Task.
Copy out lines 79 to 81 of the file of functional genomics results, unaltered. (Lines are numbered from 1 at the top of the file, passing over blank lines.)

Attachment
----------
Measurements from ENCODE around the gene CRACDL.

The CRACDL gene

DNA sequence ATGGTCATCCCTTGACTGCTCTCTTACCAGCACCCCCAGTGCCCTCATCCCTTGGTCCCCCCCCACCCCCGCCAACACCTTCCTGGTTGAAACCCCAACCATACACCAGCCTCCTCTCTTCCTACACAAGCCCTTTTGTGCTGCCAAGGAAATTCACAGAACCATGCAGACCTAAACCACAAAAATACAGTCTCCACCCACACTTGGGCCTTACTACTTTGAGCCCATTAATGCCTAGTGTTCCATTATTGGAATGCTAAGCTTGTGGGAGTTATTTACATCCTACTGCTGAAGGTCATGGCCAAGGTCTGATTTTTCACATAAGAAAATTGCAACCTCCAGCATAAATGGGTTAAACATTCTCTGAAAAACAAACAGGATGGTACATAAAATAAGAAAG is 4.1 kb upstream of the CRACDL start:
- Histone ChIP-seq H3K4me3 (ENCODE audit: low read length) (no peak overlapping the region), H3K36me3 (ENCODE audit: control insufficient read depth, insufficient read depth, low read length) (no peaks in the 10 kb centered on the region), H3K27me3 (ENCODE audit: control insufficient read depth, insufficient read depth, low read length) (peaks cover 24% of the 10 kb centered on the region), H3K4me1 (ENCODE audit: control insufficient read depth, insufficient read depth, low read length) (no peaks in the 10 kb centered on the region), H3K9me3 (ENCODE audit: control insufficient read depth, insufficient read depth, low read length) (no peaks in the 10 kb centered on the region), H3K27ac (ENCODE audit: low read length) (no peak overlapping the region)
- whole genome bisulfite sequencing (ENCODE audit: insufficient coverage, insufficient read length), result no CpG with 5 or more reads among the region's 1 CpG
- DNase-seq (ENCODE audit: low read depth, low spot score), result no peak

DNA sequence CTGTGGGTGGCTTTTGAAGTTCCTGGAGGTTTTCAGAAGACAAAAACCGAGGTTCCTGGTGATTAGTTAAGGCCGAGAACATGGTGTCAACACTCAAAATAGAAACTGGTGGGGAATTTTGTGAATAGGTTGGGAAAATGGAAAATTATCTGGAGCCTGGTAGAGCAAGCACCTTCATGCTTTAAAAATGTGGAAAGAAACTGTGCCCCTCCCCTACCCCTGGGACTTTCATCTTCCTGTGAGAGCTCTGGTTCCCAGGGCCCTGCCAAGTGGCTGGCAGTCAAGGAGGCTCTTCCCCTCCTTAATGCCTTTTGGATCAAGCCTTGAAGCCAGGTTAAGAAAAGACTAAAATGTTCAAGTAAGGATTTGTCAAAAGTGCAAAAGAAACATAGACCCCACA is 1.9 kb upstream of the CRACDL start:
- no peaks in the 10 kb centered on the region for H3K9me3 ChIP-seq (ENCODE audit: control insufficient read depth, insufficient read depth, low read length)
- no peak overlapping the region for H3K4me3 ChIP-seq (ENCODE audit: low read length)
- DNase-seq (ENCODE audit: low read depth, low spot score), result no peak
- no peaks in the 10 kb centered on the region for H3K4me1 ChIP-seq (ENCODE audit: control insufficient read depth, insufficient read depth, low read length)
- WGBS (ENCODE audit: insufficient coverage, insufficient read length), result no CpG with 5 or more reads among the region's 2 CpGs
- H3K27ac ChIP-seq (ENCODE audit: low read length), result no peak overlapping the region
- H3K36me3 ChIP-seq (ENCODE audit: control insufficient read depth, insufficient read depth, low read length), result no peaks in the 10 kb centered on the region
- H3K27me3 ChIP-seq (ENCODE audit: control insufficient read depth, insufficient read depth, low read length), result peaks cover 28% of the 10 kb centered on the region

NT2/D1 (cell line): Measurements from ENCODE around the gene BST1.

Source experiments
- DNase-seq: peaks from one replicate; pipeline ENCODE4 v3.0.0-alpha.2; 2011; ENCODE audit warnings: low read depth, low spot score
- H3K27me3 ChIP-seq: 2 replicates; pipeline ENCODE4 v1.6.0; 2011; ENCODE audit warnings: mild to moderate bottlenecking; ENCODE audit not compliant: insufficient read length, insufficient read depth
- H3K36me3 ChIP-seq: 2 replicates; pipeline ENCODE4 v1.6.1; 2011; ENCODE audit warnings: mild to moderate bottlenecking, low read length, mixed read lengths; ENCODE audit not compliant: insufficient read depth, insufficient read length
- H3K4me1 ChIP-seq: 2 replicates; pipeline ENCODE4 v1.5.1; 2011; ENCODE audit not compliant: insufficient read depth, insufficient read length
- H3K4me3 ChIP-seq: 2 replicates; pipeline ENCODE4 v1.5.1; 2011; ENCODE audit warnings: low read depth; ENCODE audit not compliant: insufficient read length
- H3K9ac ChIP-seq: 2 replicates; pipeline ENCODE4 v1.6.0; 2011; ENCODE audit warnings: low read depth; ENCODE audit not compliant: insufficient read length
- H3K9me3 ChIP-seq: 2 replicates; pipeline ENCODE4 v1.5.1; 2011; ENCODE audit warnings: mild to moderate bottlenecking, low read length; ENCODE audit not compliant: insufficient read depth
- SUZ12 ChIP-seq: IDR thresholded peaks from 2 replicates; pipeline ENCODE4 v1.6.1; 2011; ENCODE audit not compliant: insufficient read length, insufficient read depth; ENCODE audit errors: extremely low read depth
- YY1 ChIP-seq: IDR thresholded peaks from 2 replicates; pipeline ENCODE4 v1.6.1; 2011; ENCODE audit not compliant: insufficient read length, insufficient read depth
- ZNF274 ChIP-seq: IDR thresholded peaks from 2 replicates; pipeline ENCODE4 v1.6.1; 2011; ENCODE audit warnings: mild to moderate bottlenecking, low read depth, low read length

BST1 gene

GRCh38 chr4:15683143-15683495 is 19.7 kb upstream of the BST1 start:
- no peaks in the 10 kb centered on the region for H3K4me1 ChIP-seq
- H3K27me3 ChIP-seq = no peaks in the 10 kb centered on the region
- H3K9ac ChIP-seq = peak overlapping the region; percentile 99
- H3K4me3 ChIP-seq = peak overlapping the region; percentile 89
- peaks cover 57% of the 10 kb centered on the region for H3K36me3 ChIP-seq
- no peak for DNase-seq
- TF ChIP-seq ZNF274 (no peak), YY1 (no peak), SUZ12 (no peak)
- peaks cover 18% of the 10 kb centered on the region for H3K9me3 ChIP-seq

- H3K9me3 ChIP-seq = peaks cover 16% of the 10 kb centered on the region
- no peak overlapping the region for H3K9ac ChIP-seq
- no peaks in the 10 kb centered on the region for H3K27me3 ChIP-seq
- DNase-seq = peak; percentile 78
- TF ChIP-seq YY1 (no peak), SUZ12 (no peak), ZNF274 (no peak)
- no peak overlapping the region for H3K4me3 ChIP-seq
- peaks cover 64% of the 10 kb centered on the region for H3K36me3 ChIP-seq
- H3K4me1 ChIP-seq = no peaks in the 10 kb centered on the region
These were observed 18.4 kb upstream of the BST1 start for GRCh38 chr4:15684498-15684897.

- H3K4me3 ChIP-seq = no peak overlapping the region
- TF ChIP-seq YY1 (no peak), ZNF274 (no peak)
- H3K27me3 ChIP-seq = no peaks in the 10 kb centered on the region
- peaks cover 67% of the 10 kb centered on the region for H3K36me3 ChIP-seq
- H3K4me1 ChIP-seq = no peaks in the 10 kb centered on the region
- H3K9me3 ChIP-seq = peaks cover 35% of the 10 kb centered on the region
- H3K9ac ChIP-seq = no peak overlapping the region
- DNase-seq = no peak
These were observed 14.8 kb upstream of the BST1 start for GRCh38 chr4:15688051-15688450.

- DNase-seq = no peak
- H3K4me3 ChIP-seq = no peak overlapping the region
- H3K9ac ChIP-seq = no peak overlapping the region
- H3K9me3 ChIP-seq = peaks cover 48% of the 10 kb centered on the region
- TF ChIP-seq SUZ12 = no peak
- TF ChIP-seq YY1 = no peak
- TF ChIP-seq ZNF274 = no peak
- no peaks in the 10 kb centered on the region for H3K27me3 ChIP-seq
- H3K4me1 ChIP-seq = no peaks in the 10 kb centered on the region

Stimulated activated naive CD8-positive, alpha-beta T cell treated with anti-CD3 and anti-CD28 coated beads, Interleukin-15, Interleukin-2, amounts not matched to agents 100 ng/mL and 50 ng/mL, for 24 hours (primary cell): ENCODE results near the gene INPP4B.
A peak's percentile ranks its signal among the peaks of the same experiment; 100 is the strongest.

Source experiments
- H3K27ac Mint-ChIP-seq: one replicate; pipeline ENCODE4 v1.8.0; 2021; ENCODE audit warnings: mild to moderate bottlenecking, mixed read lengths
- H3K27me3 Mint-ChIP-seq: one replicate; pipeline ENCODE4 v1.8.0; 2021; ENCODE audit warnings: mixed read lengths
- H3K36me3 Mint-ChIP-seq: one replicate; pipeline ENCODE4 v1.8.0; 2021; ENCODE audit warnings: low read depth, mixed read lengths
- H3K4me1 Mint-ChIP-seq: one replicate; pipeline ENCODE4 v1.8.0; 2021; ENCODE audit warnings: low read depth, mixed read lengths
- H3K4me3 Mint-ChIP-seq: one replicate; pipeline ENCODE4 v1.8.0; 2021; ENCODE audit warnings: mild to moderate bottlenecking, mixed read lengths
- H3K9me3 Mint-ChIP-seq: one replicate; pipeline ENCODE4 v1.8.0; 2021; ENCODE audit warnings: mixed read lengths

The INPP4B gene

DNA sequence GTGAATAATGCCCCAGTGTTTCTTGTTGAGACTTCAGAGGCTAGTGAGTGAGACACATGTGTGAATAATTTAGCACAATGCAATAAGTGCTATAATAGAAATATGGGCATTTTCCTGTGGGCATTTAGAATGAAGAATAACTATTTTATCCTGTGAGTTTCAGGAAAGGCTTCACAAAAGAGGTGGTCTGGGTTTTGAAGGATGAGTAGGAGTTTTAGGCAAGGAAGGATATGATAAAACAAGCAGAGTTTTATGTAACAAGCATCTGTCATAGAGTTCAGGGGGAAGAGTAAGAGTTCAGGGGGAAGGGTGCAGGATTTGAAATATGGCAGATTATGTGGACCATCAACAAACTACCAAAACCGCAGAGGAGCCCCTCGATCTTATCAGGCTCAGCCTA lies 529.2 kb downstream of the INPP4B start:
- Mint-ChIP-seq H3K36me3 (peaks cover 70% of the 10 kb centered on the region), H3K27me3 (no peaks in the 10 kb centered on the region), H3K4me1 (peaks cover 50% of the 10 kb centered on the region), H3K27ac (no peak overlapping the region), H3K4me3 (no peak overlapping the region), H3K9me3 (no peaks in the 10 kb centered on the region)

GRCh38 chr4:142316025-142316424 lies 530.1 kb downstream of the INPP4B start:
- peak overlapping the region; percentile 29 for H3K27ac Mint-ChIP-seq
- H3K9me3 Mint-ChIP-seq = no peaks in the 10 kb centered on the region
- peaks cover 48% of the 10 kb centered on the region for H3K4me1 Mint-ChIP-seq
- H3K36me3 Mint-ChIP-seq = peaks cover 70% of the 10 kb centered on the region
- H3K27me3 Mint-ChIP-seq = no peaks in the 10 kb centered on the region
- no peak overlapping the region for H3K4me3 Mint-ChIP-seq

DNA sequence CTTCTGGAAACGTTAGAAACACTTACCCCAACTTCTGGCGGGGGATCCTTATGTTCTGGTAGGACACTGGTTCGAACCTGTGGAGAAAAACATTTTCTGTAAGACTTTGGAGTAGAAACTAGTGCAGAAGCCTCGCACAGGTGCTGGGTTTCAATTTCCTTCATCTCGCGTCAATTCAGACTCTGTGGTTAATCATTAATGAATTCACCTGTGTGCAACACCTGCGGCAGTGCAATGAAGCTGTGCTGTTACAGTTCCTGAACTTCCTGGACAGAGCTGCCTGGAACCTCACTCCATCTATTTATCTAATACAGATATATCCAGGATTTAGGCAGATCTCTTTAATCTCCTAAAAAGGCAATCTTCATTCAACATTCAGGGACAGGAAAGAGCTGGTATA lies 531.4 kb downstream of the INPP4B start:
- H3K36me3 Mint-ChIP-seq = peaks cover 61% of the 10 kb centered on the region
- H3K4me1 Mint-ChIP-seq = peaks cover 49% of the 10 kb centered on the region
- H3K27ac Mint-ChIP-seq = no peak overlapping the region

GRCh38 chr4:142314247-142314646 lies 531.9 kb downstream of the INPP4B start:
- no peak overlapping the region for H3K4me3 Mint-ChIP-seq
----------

- H3K9me3 Mint-ChIP-seq = no peaks in the 10 kb centered on the region
- peaks cover 48% of the 10 kb centered on the region for H3K4me1 Mint-ChIP-seq
- H3K36me3 Mint-ChIP-seq = peaks cover 70% of the 10 kb centered on the region